- This event has passed.
Kevin Dawson: “History Below the Waterline – Enslaved Salvage Divers Harvesting Seaports’ Hinter-Seas, c.1540-1840”
November 7, 2018 @ 12:00 pm - 1:30 pm | Humanities 1, Room 210
Kevin Dawson’s scholarship examines how enslaved Africans carried swimming, surfing, canoe-making, and canoeing skills to the Americas where they informed slave culture and were exploited by slaveholders. “History Below the Waterline” considers how enslaved Africans employed as salvage divers transformed shipwrecks, especially sunken Spanish treasure ships, into hinter-seas of economic production. Scholars typically situate seaports between hinterlands and overseas markets, assuming economies pivoted around rural production. This talk shifts our intellectual focus seaward to consider how enslaved aquanauts’ African-based expertise enabled them to harvest hinter-seas to produce capital that helped finance terrestrial production throughout the English Empire.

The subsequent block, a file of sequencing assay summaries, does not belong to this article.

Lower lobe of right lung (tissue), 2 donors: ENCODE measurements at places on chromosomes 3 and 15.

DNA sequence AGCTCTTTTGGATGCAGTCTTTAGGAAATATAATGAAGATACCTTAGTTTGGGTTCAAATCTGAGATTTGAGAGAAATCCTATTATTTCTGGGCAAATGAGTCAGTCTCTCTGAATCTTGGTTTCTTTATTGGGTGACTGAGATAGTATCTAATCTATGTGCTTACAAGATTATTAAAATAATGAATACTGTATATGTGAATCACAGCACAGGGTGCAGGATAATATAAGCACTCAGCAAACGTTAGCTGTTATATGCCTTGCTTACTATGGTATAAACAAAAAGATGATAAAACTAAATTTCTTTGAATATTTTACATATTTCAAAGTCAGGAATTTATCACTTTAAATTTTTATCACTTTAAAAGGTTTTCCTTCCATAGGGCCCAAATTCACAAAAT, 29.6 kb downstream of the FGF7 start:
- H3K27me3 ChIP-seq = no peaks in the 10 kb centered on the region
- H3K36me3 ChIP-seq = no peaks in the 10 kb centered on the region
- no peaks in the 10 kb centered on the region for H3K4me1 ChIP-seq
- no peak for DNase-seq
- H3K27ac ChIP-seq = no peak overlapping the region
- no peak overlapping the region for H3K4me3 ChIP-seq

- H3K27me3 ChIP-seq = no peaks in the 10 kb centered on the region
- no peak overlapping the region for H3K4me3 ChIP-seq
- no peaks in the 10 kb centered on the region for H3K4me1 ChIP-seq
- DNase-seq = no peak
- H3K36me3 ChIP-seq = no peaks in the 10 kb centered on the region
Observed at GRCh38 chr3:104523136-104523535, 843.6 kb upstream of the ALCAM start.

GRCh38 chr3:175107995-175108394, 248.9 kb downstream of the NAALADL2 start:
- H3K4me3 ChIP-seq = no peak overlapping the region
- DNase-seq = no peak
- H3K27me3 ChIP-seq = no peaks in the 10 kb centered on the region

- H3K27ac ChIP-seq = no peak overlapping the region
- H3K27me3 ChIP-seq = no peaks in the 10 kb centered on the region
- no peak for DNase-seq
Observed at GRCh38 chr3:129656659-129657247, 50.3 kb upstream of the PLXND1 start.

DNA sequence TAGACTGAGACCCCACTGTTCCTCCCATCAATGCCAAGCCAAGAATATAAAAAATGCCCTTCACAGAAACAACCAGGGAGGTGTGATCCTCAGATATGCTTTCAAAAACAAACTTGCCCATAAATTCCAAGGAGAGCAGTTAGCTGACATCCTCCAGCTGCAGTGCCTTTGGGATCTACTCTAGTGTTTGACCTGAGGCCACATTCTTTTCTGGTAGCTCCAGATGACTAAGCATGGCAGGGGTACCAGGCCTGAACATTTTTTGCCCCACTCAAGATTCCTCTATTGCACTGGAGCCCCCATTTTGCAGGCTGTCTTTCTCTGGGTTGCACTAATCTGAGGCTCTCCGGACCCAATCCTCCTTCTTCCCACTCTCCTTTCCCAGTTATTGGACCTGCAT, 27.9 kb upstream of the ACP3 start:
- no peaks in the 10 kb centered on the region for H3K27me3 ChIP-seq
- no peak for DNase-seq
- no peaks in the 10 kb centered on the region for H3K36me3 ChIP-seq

Kevin Dawson grew up surfing, swimming, and freediving in south Los Angeles County, all of which profoundly informed his scholarship. He received a BA from California State University, Fullerton and was awarded his PhD from the University of South Carolina in 2005, where his advisor was Dan Littlefield. Dawson’s scholarship and teaching focus on the African diaspora and Atlantic History from roughly 1444, when the Portuguese first sailed into Sub-Saharan Africa to 1888, when Brazil became the last country in the New World to abolish slavery.
He has conducted research throughout the continental US, Hawai‘i, the Caribbean, and West Africa and has published articles in the Journal of American History and Journal of Social History, as well as several chapters in edited volumes. His book Undercurrents of Power: Aquatic Culture in the Africa Diaspora was published by the University of Pennsylvania Press in 2018.
The Center for Cultural Studies hosts a weekly Wednesday colloquium featuring work by faculty and visitors. The sessions consist of a 40-45 minute presentation followed by discussion. We gather at noon, with presentations beginning at 12:15 PM. Participants are encouraged to bring their own lunches; the Center provides coffee, tea, and cookies.
All Center for Cultural Studies events are free and open to the public. Staff assistance is provided by the Humanities Institute.